Hospital floors are a breeding ground for bacteria
Findings from a new study have cited that hospital floors are a hotspot for bacteria to breed, creating a route of transfer to patients
According to a study, published as part of the proceedings from Decennial 2020: The Sixth International Conference on Healthcare-Associated Infections, the floors of hospital rooms are frequently contaminated with antibiotic-resistant bacteria within hours of patient admission.
Researchers with the Northeast Ohio VA Healthcare System closely tracked contamination in hospital rooms of 17 newly admitted patients to identify the timing and route of transfer of bacteria within patients’ rooms.
Before testing, rooms were thoroughly cleaned and sanitized and all patients screened negative for methicillin-resistant Staphylococcus aureus (MRSA) and other healthcare-associated bacteria.
Researchers then observed patients’ interactions with healthcare personnel and portable equipment, collecting cultures one-to-three times per day from patients, their socks, beds and other high-touch surfaces, as well as key sections of the floor.
Nearly half of rooms tested positive for MRSA within the first 24 hours, and MRSA, C. difficile, and vancomycin-resistant enterococci (VRE) pathogens were identified in 58% of patient rooms within four days of admission. Contamination often started on the floors, but ultimately moved to patients’ socks, bedding, and nearby surfaces.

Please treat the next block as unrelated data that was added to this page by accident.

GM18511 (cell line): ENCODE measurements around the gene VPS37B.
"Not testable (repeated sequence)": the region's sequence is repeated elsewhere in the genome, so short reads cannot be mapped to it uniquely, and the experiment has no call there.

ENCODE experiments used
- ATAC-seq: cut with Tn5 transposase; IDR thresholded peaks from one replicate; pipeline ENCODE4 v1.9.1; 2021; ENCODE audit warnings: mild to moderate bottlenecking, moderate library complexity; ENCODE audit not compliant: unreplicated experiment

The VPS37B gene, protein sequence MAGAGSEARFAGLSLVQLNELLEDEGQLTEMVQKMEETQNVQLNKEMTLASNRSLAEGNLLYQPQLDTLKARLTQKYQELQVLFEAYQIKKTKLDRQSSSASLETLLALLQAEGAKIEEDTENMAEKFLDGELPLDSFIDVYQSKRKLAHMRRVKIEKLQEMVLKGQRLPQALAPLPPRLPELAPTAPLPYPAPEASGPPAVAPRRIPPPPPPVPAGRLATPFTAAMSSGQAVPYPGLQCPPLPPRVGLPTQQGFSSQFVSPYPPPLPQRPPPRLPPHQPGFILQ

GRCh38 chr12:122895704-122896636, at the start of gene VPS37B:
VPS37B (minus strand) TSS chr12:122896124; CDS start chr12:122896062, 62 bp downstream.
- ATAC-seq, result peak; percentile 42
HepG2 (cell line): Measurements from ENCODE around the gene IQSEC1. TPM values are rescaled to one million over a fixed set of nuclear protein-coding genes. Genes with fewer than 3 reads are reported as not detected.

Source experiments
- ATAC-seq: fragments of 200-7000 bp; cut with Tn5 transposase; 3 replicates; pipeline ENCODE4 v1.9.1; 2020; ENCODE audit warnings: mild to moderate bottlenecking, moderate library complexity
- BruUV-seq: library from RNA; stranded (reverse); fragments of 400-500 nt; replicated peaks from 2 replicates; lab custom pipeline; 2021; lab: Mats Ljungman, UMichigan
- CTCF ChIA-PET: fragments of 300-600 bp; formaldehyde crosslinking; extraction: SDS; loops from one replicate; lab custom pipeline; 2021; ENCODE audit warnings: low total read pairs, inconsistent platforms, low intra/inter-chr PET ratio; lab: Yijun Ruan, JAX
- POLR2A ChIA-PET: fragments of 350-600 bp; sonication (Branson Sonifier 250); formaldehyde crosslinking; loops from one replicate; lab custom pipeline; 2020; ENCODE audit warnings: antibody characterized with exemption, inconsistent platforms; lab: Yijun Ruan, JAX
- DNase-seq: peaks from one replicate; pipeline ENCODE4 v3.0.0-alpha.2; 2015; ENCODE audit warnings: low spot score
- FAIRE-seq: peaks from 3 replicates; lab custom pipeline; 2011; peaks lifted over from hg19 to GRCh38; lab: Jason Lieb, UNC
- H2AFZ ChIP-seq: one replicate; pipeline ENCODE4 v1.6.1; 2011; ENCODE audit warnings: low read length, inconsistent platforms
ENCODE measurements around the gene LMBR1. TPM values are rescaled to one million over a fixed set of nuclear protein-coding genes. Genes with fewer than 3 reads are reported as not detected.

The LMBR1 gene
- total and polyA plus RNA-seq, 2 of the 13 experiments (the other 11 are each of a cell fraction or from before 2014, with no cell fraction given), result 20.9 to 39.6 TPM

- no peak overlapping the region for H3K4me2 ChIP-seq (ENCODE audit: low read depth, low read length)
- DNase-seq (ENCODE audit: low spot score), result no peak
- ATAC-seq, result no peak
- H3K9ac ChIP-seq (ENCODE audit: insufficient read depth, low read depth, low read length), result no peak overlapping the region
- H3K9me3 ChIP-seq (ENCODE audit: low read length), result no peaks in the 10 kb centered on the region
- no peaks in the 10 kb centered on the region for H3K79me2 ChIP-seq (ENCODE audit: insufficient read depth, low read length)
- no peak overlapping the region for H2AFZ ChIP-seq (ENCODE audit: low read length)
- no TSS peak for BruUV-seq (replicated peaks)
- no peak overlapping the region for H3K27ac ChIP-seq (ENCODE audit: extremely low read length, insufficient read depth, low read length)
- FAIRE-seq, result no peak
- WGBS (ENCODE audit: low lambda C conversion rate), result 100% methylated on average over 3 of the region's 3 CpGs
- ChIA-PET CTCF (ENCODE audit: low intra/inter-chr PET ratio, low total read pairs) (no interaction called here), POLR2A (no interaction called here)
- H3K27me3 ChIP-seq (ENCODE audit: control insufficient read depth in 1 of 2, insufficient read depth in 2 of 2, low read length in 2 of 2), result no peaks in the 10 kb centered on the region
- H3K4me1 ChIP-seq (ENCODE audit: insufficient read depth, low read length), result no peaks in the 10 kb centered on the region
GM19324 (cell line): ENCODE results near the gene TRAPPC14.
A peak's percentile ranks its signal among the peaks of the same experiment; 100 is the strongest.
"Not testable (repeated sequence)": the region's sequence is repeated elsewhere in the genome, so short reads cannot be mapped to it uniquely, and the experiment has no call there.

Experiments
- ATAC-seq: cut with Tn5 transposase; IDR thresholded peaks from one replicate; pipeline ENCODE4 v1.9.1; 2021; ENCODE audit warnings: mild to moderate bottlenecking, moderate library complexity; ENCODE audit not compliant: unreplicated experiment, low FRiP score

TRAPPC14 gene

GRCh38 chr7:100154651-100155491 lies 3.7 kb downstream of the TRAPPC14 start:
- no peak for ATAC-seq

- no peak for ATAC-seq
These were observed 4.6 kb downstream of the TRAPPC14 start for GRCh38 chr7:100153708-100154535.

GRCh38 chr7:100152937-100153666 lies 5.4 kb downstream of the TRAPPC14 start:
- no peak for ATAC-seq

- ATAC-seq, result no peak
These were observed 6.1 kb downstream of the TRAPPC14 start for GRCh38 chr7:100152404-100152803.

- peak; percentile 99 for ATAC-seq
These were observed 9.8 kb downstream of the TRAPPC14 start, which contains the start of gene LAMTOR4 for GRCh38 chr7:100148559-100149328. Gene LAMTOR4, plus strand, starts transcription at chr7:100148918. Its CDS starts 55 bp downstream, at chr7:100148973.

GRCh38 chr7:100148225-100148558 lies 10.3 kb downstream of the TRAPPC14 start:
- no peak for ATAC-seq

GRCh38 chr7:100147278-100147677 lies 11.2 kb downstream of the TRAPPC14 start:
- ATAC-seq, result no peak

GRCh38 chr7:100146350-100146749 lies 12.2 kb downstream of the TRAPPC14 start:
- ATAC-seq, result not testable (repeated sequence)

In a related study published in Infection Control & Hospital Epidemiology, researchers reported similar findings of frequent detection of SARS-CoV-2 nucleic acid on floors and on shoes of personnel on a COVID-19 ward.
Curtis Donskey, MD, senior author of the study and hospital epidemiologist at the Cleveland VA Medical Center, said: “If bacteria stayed on floors this wouldn’t matter, but we’re seeing clear evidence that these organisms are transferred to patients, despite our current control efforts. Hand hygiene is critical, but we need to develop practical approaches to reduce underappreciated sources of pathogens to protect patients.”
Sarah Redmond, lead author and a medical student at Case Western Reserve University School of Medicine, said: “While we’re showing that these scary sounding bugs can make their way into a patient’s room and near them, not everyone who encounters a pathogen will get an infection. With that in mind, are there simple ways to address these areas of exposure without placing too much emphasis on the risk?”